Making your home smart…er.

So you want an awesome smart home with automation and remote control but you’re not sure where to start? Don’t want to spend a lot of money? I’ll highlight some considerations at multiple price points to get anyone started with some smart home automation.

The first thing you must consider is how you would like to control your home. I’ve seen people perfectly happy with using their smart phone to control everything but it really annoys me. I hate having to pull out my phone, or even worse if I’m lounging around, finding my phone, unlocking it, launching the app or finding the widget, finding the function I want. I much prefer voice commands or tactile switches and buttons.

Below are the devices to consider. If you’re going to use an app to control your devices instead of a smart device to integrate them be sure to get devices that use the same platform or you you will be keeping track of multiple apps to control different devices.

Controller (Free – $399)

If you want to use your phone to control everything you can skip this section. In my home we have 3 Google Home Minis ($50 regularly, on sale as low as $35) and 3 Insignia smart speakers with Google Assistant from Best Buy that I got on sale for $25 each but are regularly $99 each. Smart speakers go on sale very frequently so it’s good to check places like Best Buy, Google Store, Walmart, etc. around American holidays. These are usually used as doorbusters to get people in the store. You can also get the Google Home for $99 or Google Home Max for up to $399. A lot of people like Amazon’s Alexa offerings but there are a few quirks that I don’t like. See my post about Alexa vs Google Home coming soon.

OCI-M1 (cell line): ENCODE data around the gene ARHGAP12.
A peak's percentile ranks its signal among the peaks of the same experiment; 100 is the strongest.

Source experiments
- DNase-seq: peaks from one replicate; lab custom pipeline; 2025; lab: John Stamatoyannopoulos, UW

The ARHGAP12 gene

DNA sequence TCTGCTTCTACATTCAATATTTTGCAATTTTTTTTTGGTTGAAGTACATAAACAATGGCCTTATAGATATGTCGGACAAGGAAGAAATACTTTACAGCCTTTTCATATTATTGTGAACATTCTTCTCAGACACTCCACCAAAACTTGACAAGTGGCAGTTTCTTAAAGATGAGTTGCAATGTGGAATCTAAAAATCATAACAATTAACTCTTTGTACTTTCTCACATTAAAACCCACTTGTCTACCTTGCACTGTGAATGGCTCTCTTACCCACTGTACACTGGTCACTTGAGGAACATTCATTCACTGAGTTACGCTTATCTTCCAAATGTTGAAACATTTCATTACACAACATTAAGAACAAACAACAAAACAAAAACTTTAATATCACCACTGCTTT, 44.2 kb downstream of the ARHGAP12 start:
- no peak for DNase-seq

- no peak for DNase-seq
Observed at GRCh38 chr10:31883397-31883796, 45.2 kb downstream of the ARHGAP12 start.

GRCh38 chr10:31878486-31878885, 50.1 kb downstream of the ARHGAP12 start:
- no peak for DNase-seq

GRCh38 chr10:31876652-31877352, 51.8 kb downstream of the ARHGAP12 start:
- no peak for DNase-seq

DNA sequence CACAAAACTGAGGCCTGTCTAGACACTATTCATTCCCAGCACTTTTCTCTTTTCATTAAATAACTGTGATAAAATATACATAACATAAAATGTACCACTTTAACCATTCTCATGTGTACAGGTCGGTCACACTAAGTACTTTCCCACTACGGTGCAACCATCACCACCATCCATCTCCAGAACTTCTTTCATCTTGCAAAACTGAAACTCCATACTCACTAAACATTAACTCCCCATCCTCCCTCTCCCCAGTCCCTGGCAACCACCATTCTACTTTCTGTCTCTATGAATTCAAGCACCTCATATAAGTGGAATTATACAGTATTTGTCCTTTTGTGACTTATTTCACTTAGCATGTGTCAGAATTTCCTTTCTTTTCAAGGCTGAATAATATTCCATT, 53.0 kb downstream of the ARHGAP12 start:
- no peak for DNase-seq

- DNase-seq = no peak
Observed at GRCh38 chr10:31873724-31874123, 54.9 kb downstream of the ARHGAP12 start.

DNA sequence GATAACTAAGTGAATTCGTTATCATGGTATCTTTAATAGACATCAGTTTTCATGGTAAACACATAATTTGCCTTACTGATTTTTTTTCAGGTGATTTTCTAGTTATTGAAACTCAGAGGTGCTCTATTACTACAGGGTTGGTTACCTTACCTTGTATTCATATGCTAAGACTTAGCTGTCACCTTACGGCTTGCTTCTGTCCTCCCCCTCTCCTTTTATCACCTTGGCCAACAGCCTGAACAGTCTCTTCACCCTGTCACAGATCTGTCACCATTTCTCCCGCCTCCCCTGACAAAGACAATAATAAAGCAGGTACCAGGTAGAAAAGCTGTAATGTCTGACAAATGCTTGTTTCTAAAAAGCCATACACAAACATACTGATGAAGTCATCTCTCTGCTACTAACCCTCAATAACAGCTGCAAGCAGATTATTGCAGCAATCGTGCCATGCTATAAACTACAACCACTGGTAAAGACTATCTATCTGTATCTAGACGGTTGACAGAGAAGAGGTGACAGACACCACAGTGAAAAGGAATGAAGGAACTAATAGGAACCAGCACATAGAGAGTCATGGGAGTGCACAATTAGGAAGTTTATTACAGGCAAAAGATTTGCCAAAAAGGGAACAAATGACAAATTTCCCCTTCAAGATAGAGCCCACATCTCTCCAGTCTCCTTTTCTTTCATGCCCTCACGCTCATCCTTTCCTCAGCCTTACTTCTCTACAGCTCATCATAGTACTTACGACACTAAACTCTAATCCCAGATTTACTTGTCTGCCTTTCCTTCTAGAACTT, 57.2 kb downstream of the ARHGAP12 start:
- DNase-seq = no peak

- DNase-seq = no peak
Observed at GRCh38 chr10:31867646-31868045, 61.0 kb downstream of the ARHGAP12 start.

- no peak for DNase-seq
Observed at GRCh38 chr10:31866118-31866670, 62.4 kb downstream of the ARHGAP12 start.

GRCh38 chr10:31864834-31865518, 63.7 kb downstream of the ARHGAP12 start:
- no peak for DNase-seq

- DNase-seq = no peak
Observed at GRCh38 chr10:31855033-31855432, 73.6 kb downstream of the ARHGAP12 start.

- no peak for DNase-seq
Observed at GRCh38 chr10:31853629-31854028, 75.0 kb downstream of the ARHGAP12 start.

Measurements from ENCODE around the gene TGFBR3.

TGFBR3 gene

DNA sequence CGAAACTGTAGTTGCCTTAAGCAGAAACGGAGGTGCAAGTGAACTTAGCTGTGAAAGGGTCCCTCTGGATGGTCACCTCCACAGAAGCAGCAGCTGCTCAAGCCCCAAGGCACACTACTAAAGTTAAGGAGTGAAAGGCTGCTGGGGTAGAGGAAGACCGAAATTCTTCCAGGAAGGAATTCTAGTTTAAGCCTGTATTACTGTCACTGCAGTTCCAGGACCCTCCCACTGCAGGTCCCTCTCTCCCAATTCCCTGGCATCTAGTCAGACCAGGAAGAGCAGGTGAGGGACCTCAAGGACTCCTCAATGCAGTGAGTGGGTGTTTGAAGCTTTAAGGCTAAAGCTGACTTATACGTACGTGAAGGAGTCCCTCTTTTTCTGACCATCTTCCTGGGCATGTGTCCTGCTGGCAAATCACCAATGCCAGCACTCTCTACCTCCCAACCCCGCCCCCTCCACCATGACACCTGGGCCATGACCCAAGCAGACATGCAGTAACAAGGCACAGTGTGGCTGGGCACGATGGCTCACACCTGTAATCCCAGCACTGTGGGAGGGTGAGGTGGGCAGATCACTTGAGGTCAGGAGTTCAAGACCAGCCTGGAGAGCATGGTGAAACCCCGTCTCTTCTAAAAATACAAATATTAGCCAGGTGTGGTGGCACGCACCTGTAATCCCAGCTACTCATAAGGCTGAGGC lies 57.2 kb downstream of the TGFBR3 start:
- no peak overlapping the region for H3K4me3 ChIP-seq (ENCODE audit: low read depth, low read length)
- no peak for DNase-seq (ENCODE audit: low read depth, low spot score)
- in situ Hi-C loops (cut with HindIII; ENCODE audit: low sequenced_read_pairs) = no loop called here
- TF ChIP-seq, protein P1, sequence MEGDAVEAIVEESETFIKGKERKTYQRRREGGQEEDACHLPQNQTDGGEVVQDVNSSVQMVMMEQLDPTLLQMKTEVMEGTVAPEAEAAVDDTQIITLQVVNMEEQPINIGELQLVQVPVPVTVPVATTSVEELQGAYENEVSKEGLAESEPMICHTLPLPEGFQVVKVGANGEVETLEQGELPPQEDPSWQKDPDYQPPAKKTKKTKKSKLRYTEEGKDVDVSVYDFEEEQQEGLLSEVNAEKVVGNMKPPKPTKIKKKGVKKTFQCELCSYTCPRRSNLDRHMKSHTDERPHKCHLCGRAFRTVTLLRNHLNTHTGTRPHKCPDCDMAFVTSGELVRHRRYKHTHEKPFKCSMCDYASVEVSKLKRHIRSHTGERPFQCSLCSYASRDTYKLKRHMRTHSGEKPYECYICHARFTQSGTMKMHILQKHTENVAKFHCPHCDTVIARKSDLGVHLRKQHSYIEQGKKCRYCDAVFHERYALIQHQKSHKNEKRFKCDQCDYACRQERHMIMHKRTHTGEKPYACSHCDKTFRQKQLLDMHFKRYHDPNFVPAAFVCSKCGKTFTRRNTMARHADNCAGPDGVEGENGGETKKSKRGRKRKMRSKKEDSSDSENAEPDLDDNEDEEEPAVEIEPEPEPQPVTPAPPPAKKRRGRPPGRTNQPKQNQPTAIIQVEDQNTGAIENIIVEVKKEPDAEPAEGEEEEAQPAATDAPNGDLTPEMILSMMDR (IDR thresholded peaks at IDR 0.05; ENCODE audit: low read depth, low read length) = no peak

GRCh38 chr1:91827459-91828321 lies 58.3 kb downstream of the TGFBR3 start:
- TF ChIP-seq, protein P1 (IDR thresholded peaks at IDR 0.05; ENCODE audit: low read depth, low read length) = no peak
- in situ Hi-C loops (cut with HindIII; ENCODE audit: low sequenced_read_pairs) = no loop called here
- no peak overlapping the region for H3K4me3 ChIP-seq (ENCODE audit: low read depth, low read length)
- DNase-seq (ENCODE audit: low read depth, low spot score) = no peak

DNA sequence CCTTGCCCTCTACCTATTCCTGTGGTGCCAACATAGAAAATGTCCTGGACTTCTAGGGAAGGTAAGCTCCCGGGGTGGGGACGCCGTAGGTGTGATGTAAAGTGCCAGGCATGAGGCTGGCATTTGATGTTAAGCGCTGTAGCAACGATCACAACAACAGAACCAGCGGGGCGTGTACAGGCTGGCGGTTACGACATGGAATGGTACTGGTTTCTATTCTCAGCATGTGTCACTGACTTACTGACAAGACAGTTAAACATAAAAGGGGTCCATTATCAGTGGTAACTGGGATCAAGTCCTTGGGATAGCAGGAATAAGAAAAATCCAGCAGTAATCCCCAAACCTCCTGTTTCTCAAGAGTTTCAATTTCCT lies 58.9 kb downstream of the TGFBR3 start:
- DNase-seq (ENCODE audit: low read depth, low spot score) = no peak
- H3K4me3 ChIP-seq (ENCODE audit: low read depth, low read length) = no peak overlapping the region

Controlling existing devices ($14 – $75)

There has been a surge of inexpensive wifi smart plugs on Amazon lately ranging from $14 and up. I’ve tried several and have been very impressed. I use these for things like floor lamps, fans, etc. Really, just read the specifications and make sure you use them within their recommended range. I also purchased a few that were around $35 each that have power monitoring built in. I have a window air conditioner plugged into one and a towel warmer in my master bathroom plugged into another. With these I can keep an eye on how much electricity high drain appliances are using. With any electronic device you buy online make sure you read the reviews and look for UL or ETL listed devices. You run a fire risk without proper research or using devices in a manner they weren’t intended.

Smart lights ($10-$65)

You can buy proprietary mesh network devices like Philips Hue and pay $15-20 per bulb for white lights and over $40 for RGB multi color bulbs. The quality of these bulbs vary pretty widely. The Philips Hue RGB bulbs are bright but in my experience the greens are more yellow. I tried a $10 RGB LED WiFi bulb from Amazon and the color reproduction was impressive but it was very dim. My same advice applies to bulbs as the smart plugs. Read the reviews.

Thermostat ($30-$250)

A smart thermostat can save a lot of money over a standard thermostat. Some smart home platforms will integrate with the thermostats so you can set the temperature from their app or have the occupancy sensor activate automations. I, personally, don’t consider this a requirement because you can use IFTTT to integrate with whatever platform you choose. Smart thermostats save you money because you can have them deactivate your heat/cooling or use them sparingly when no one is home. You can have the thermostat learn your schedules and program itself or you can set up your own schedule. I have personally used a Nest learning thermostat and a Honeywell WiFi thermostat. I really prefer the Honewell over the Nest. The Honewell has a touchscreen and could show more info on its square display vs the Nest where you have to turn and push the device to select options. That being said, both brands that I have used well and integrate with IFTTT and other smart home platforms.

I feel like now is the time to jump on board with smart home integrations. The prices are low and the functionality is useful and reliable. If you want a bare bones system just to dip your toe into the smart home waters you can start for as low as 14 dollars for a smart plug or 10 dollars for a smart bulb and build your system around that single piece if you desire.

We will update this post as we test more devices. If there’s a smart home device you would like us to test please leave a comment below.

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